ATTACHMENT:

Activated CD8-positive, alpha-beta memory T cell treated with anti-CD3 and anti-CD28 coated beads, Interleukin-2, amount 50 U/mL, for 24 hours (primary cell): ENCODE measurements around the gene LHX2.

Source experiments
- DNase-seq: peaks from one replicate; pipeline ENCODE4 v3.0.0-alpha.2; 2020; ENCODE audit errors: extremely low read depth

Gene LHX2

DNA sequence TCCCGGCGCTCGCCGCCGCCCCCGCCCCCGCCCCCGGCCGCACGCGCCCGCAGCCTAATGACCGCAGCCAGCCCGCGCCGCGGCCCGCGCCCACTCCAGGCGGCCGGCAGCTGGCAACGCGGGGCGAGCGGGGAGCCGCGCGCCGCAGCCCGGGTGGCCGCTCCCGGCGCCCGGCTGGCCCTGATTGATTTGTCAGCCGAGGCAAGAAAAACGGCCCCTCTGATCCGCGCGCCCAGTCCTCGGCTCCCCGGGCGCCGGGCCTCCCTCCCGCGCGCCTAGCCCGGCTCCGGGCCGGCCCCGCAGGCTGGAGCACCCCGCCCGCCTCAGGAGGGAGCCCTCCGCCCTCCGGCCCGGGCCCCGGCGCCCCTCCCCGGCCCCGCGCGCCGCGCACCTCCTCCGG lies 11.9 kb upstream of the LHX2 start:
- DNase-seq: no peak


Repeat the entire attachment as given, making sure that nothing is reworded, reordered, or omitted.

Activated CD8-positive, alpha-beta memory T cell treated with anti-CD3 and anti-CD28 coated beads, Interleukin-2, amount 50 U/mL, for 24 hours (primary cell): ENCODE measurements around the gene LHX2.

Source experiments
- DNase-seq: peaks from one replicate; pipeline ENCODE4 v3.0.0-alpha.2; 2020; ENCODE audit errors: extremely low read depth

Gene LHX2

DNA sequence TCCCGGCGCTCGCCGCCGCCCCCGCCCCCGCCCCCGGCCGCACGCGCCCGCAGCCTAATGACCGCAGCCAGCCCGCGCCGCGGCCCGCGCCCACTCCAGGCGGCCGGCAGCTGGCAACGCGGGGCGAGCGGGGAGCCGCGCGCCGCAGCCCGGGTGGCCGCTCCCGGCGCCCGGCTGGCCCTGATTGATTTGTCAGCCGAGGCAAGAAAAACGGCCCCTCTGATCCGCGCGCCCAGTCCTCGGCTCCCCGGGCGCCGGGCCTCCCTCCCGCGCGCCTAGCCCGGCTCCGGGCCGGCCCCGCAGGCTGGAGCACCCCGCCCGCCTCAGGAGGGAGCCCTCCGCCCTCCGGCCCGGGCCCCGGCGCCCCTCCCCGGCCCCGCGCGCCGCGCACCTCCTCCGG lies 11.9 kb upstream of the LHX2 start:
- DNase-seq: no peak